As a high school senior, and as a part of the rite of passage of university-minded high school students, King, coming from Buckeye Central High School in the small village of New Washington, OH, was making visits to colleges in an attempt to find the best fit. When he visited UF, he said, he felt that intangible quality that Oilers everywhere are familiar with. “There was a definite understanding and sincerity coming from everyone I met there,” he said. “If there was anything that was difficult for a high school kid to understand, it was made clear in a very helpful way.”
One of those tough things for King to figure out at the time was how, exactly, he was going to afford college at UF. He had determined, fairly quickly, during his visit that UF was the college for him; he liked the educational opportunities, as well as the chances to get involved on campus, and there was that previously mentioned “feeling” he got from Findlay, but he also knew that feelings were only going to get him so far. If there wasn’t a more tangible and practical plan to get him to and through UF, he wouldn’t be able to enjoy the hospitality of Oilers directly at all. That didn’t turn out to be a problem, however. “The financial aid office at UF was and is fantastic,” King said. “The process can be confusing for a young person, but they really helped me to understand how I could make UF a reality.” And, he added, they continued to help him throughout his time as an Oiler. King said that he had some “unexpected financial roadblocks” during his education, and that the financial aid office always filled him in graciously and patiently on what he could do in the way of scholarships and other assistance.
As a result of the security of knowing that financial woes would be one less thing to worry about while at UF, King was able to focus clearly on both his education and extracurriculars. He started out, he explained, concentrating solely on public relations, but after being presented with the opportunity to study abroad, he added Spanish to the mix. King had had an interest in international relations when he came to UF, but it was helped along and built upon with the help of Christopher Sippel, Ed.D. UF’s associate vice president for international, intercultural, and service engagement. “He really showed me that if you want a taste of other cultures, they’re here at UF, too,” King said. “And not only on campus, but through service trips and studying abroad.” King said that Sippel was equally as kind, knowledgeable, and patient in his explanation of opportunities, and that his discussions with him resulted in a service project for King in the Dominican Republic, and two study abroad excursions to Costa Rica and Argentina.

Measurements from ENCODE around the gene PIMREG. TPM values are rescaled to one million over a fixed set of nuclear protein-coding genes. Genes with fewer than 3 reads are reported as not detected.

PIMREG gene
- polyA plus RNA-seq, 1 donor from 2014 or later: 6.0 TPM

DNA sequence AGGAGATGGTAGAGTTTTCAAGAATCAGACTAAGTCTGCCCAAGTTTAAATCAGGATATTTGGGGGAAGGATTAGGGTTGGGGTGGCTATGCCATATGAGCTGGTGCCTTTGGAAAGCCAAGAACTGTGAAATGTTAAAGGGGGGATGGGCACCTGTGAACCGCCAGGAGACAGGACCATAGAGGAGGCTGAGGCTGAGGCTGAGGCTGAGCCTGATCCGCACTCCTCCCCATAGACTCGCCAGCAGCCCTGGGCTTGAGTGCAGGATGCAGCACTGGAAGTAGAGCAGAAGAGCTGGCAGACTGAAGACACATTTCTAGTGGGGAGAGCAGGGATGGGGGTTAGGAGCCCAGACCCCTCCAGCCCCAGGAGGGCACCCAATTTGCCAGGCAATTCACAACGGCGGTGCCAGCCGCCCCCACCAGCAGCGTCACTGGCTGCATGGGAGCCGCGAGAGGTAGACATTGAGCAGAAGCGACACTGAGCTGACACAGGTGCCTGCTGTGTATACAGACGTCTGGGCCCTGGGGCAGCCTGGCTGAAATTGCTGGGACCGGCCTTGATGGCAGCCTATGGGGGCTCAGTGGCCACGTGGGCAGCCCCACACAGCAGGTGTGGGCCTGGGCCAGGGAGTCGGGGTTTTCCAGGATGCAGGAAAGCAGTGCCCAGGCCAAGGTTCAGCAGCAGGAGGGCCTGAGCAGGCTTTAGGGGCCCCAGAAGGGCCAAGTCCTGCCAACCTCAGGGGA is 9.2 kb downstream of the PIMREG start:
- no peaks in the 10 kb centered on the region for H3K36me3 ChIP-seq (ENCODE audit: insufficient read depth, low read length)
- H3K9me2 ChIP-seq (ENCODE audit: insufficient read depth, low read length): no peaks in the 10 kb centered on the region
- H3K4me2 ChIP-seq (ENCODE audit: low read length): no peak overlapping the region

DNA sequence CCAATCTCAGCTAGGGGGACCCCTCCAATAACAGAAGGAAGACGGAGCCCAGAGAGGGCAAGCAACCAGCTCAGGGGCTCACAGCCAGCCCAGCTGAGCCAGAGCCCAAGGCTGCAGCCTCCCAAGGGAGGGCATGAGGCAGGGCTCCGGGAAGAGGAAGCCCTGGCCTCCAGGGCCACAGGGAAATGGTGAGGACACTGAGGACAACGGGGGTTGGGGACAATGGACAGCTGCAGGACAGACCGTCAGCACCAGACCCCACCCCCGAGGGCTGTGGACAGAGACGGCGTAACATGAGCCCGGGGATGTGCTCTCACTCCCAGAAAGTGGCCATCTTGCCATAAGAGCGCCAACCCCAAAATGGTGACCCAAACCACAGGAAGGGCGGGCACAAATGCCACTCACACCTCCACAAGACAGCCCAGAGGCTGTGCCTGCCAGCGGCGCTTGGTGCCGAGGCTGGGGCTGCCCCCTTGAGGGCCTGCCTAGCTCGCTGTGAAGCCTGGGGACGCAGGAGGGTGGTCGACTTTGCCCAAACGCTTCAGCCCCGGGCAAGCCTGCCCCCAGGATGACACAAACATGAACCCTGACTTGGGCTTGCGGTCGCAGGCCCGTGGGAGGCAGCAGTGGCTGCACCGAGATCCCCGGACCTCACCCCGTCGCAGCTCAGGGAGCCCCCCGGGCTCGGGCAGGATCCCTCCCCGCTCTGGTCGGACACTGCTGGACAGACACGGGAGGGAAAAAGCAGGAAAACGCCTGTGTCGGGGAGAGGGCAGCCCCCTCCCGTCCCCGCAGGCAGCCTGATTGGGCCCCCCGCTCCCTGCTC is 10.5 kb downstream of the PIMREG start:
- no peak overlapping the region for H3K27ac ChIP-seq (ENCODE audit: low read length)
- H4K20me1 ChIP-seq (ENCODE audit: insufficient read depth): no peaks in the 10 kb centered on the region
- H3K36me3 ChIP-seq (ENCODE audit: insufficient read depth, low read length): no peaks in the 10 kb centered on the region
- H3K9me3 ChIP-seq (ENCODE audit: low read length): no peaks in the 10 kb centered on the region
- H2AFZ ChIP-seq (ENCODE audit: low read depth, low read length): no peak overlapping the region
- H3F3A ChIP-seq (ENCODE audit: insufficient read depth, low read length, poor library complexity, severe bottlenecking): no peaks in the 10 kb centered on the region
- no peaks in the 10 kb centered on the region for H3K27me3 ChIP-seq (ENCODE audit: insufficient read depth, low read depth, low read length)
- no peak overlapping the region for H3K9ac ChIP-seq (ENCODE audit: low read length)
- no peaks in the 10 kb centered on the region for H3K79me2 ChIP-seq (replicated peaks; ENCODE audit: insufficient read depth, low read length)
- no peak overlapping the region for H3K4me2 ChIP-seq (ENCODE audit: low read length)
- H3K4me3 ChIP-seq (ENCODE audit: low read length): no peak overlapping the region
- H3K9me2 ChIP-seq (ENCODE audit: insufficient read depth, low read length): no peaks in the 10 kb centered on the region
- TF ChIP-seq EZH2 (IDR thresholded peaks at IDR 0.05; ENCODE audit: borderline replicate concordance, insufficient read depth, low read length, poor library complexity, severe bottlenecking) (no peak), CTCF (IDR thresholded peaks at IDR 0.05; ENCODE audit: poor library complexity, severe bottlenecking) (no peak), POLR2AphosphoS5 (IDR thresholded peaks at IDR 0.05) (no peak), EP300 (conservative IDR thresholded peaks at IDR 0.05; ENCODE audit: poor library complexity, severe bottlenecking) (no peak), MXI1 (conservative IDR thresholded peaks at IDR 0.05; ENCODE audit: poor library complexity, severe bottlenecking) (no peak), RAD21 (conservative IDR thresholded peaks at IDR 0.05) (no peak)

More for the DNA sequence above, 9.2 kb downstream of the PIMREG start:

Adding to his international exposure as an Oiler, King was honing his public relations skills on campus as co-president of the Public Relations Student Society of America (PRSSA) at UF; as a member and partner of UFTV; and as a part-time writer for UF’s student newspaper, The Pulse. All of this involvement created for King the perfect atmosphere for success, and he graduated from UF cum laude with a Bachelor of Arts in Public Relations and Spanish. And, as it just so happens, he’ll be using both in his new role as the City of Sun Prairie’s Communications and Diversity Strategist, a position he took on in the state of Wisconsin just around a month ago. In it, King will write press releases; attend community engagements, and build relationships with diverse communities, all while pursuing diversity, equity, and inclusion efforts both internally and externally with the city and the education toward it. It’s an important role, and it was an opportunity that, at first, King was hesitant to take advantage of. “I’d never worked within city government, and wasn’t certain I would get it, but, with the guidance of some friends, I decided to go for it.” The friends, coincidentally, are former UF visiting biology professor Dr. Jasmin Bradley, M.D., who teamed up with King and PRSSA at UF to help community members with social justice efforts pertaining to gender inclusivity and to update protections in an ordinance for members of the LGBTQ+ community, and current UF associate professor of education, Megan Adams, Ph.D. “They told me not to doubt myself, and that I’m going to learn new things. They were the turning point for my confidence.”
Now, embarking on a burgeoning young career, King views this past and present motivation and experience from Oiler Nation as a major boon as well as a guide for how he should carry himself through life. “Honestly, that real world experience I got from classes and trips abroad, I leveraged it and used it to get this job,” he said. “And the level of personality and graciousness of both staff and faculty at UF with students is something that changed me for sure,” he said. “I got it through professors and all kinds of people there, and it definitely made me want to do more with diversity and inclusion work.”
In other words, King is taking the kindness he was given at UF and spreading it wherever he goes. And who couldn’t use a little more of that?